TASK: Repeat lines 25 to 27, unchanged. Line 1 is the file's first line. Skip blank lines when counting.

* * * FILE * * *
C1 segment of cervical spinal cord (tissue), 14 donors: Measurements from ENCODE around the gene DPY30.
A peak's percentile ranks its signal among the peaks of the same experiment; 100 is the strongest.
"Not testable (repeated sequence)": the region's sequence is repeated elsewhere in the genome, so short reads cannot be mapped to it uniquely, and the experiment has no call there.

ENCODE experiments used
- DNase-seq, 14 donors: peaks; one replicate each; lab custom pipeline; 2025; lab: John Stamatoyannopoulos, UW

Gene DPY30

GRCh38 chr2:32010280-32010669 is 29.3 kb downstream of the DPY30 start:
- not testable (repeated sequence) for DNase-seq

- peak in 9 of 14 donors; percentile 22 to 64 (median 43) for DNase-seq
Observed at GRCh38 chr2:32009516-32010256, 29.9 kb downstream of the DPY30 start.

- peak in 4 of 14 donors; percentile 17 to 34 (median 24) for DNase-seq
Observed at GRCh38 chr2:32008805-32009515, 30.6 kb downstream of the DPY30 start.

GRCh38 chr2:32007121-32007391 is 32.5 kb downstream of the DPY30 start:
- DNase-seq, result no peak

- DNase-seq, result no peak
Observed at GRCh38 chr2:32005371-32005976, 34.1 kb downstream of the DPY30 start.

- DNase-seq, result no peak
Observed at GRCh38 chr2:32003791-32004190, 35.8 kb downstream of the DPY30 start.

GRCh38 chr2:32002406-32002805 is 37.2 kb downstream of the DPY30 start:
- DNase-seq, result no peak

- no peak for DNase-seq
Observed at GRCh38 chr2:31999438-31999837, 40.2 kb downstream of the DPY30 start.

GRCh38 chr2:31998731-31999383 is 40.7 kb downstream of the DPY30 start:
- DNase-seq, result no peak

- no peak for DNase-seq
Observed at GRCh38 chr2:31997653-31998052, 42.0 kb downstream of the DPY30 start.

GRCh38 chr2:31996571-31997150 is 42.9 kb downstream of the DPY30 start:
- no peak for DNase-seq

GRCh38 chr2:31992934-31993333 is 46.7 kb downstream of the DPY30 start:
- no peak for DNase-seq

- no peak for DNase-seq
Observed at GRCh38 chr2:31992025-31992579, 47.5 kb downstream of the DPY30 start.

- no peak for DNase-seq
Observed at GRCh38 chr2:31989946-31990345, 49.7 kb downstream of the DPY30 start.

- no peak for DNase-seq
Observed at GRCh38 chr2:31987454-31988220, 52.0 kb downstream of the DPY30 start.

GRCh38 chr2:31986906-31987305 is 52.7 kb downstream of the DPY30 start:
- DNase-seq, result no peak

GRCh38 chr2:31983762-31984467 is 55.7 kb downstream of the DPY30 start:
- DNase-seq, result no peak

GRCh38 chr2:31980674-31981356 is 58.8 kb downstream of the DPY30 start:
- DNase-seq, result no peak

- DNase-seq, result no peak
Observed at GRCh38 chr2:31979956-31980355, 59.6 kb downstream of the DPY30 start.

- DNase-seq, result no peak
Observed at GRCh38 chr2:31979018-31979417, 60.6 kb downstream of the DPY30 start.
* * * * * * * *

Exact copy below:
- no peak for DNase-seq
Observed at GRCh38 chr2:31997653-31998052, 42.0 kb downstream of the DPY30 start.

GRCh38 chr2:31996571-31997150 is 42.9 kb downstream of the DPY30 start: